A fun family trip to Toys "R" Us can quickly turn into a grabby nightmare when kids call out for all the newest name-brand toys. And vendors know the power of "I want," especially when it's voiced by a 4-year-old. But have marketers gone too far in targeting their products to young consumers? According to a study from the Center for a New American Dream, a nonprofit organization advocating responsible consumption, 87 percent of parents say yes. "Parents feel their kids are being assaulted," says Eric Brown of the center. Commercial messages at school, on television and in every other possible outlet have kids putting possessions highest on their lists of priorities, according to Brown.
So how does an entrepreneur walk that fine line between marketing their groovy products to kids and offending wary parents? "The best ads are the ones that treat parents with respect and encourage communication between kids and their parents," says Brown, "[They also] educate people about the real properties of the goods being sold." In other words, tell the truth, respect the kids and remember that parents are the key.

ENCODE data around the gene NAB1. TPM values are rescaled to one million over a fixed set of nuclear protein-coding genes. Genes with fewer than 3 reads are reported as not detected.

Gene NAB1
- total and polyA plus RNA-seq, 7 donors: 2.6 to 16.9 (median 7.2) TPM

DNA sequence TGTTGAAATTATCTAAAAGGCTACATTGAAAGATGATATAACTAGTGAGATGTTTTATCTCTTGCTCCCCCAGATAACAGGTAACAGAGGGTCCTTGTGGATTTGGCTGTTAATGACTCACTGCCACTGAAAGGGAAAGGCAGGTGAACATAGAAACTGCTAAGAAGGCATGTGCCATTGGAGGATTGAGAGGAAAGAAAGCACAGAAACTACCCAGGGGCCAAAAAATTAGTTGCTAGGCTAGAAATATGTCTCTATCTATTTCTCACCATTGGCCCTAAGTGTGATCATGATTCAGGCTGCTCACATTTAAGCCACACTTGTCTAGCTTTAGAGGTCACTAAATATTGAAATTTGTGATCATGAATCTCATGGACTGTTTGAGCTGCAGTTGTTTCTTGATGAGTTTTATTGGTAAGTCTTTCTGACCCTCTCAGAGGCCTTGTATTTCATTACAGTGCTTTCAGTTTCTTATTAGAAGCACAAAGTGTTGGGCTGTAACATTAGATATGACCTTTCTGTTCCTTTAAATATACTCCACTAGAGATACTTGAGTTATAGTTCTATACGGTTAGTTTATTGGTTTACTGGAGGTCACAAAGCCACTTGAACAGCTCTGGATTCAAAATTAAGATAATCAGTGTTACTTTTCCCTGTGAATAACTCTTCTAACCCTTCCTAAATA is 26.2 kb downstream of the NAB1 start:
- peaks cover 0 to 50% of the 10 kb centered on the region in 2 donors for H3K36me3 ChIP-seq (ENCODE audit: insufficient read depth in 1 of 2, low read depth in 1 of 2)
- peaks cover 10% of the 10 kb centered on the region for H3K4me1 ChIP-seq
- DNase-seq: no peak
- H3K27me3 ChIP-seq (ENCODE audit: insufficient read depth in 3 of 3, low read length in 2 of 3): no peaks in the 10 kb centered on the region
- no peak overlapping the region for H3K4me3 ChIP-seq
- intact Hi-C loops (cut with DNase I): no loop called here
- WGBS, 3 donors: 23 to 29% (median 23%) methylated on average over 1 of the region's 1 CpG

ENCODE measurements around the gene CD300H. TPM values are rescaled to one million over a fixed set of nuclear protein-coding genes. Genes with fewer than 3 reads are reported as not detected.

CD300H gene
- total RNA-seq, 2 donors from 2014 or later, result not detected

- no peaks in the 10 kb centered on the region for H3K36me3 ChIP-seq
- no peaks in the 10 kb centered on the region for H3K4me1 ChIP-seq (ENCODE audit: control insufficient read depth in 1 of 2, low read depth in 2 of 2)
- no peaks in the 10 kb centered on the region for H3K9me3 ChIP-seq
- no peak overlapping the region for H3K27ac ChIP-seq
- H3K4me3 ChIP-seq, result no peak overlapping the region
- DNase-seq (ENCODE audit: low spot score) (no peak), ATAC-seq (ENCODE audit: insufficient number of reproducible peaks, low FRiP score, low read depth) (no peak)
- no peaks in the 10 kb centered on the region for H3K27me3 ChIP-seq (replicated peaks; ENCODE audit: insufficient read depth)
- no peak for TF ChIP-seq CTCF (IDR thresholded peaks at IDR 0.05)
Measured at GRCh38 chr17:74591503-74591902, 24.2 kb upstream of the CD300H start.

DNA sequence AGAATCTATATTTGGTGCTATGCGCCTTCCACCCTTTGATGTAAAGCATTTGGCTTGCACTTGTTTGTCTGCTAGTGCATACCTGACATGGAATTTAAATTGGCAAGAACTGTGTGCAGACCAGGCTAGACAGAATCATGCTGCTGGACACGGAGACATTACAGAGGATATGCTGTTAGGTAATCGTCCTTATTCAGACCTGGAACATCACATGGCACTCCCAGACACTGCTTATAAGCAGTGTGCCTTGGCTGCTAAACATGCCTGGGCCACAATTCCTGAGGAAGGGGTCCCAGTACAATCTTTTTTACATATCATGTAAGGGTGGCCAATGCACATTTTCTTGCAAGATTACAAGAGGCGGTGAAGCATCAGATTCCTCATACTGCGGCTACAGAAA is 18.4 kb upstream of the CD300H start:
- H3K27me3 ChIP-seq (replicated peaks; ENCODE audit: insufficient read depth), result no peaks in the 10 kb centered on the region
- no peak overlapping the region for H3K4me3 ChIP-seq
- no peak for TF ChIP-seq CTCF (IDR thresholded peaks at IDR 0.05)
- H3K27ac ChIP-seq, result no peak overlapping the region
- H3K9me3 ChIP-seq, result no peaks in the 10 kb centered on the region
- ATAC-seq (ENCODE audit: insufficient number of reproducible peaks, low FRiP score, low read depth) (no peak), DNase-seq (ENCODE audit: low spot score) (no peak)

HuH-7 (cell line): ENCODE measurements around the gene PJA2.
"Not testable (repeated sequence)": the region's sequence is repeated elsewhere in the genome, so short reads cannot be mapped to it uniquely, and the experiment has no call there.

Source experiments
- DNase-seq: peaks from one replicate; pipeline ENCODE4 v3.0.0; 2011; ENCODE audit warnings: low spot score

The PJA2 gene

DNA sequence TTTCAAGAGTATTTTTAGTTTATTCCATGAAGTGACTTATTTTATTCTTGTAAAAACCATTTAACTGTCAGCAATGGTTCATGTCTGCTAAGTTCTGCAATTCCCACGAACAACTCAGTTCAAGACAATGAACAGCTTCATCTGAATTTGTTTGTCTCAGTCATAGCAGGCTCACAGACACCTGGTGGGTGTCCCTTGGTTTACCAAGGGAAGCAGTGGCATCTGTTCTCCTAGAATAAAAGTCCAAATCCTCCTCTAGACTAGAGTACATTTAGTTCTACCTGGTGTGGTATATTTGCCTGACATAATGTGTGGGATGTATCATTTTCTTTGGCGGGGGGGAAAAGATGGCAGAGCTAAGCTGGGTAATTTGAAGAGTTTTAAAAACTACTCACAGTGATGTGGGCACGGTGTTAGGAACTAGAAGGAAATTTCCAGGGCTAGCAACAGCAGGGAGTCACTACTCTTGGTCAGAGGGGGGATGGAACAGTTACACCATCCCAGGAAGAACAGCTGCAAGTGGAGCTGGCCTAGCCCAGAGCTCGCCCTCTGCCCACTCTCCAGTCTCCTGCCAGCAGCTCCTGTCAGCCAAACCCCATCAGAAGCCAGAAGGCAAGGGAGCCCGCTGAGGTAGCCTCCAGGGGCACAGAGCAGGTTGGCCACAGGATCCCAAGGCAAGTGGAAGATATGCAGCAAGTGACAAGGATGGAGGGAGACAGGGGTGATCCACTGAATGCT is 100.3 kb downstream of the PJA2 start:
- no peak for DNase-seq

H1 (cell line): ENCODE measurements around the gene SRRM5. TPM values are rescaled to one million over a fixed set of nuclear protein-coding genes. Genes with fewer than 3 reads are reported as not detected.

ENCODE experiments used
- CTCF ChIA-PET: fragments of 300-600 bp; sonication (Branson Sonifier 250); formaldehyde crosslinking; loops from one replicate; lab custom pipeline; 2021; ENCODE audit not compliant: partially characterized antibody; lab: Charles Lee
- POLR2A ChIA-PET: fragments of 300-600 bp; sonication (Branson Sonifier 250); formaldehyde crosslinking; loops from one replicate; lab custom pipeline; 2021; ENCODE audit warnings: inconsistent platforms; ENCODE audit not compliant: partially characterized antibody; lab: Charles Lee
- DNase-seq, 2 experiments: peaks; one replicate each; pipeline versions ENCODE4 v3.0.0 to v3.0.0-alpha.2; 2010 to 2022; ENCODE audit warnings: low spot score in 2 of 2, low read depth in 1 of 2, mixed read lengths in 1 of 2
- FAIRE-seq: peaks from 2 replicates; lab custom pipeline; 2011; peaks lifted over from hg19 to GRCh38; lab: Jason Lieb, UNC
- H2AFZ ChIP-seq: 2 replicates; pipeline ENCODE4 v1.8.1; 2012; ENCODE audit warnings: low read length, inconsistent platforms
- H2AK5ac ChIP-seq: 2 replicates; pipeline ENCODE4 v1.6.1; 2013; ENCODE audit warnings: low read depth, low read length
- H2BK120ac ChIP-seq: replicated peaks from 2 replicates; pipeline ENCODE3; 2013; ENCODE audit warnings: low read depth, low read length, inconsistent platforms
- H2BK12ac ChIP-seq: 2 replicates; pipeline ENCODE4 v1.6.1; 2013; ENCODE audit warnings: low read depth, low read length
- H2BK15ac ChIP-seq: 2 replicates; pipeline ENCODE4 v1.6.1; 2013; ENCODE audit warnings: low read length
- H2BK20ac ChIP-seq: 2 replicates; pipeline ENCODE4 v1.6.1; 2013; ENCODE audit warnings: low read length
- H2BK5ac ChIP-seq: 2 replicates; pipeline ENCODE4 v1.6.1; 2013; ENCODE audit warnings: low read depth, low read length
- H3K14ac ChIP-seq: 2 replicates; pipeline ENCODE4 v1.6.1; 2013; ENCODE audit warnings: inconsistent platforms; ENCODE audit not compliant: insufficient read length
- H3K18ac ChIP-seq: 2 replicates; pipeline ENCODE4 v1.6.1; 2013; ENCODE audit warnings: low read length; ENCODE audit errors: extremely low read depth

And don't buy into the notion that marketing to children is all-bad. "Products help us project who we want to be," says Rachel Geller, a chief strategic officer with Geppetto Group, an advertising agency and marketing consultancy specializing in kids and teens. "Why shouldn't kids have that same opportunity?"
Center For A New American Dream, (877) 68-DREAM, http://www.newdream.org
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